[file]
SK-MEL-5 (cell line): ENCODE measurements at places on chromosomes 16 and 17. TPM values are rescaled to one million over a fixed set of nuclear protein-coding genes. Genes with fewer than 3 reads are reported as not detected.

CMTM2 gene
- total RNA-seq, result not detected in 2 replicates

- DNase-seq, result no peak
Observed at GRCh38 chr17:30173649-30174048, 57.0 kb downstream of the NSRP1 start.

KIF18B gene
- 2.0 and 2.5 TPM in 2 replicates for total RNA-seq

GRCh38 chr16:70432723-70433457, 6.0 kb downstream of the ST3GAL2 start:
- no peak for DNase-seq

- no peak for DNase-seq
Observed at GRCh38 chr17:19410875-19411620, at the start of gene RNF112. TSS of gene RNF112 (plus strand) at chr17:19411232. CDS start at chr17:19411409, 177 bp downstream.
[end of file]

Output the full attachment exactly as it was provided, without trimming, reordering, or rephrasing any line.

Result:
SK-MEL-5 (cell line): ENCODE measurements at places on chromosomes 16 and 17. TPM values are rescaled to one million over a fixed set of nuclear protein-coding genes. Genes with fewer than 3 reads are reported as not detected.

CMTM2 gene
- total RNA-seq, result not detected in 2 replicates

- DNase-seq, result no peak
Observed at GRCh38 chr17:30173649-30174048, 57.0 kb downstream of the NSRP1 start.

KIF18B gene
- 2.0 and 2.5 TPM in 2 replicates for total RNA-seq

GRCh38 chr16:70432723-70433457, 6.0 kb downstream of the ST3GAL2 start:
- no peak for DNase-seq

- no peak for DNase-seq
Observed at GRCh38 chr17:19410875-19411620, at the start of gene RNF112. TSS of gene RNF112 (plus strand) at chr17:19411232. CDS start at chr17:19411409, 177 bp downstream.